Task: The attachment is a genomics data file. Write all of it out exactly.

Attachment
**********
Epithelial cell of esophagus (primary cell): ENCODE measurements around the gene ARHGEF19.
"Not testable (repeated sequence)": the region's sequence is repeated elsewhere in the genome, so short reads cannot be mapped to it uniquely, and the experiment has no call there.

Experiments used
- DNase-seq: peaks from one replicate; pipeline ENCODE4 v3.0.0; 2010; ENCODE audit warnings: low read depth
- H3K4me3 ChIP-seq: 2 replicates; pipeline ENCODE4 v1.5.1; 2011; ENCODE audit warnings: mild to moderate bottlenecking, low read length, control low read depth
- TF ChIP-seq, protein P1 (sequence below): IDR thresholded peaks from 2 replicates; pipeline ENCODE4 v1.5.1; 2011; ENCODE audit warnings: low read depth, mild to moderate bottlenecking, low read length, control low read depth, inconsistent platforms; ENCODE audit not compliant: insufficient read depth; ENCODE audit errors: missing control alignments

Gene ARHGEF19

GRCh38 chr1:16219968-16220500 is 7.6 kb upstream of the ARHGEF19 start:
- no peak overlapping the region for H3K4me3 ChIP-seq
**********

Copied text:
Epithelial cell of esophagus (primary cell): ENCODE measurements around the gene ARHGEF19.
"Not testable (repeated sequence)": the region's sequence is repeated elsewhere in the genome, so short reads cannot be mapped to it uniquely, and the experiment has no call there.

Experiments used
- DNase-seq: peaks from one replicate; pipeline ENCODE4 v3.0.0; 2010; ENCODE audit warnings: low read depth
- H3K4me3 ChIP-seq: 2 replicates; pipeline ENCODE4 v1.5.1; 2011; ENCODE audit warnings: mild to moderate bottlenecking, low read length, control low read depth
- TF ChIP-seq, protein P1 (sequence below): IDR thresholded peaks from 2 replicates; pipeline ENCODE4 v1.5.1; 2011; ENCODE audit warnings: low read depth, mild to moderate bottlenecking, low read length, control low read depth, inconsistent platforms; ENCODE audit not compliant: insufficient read depth; ENCODE audit errors: missing control alignments

Gene ARHGEF19

GRCh38 chr1:16219968-16220500 is 7.6 kb upstream of the ARHGEF19 start:
- no peak overlapping the region for H3K4me3 ChIP-seq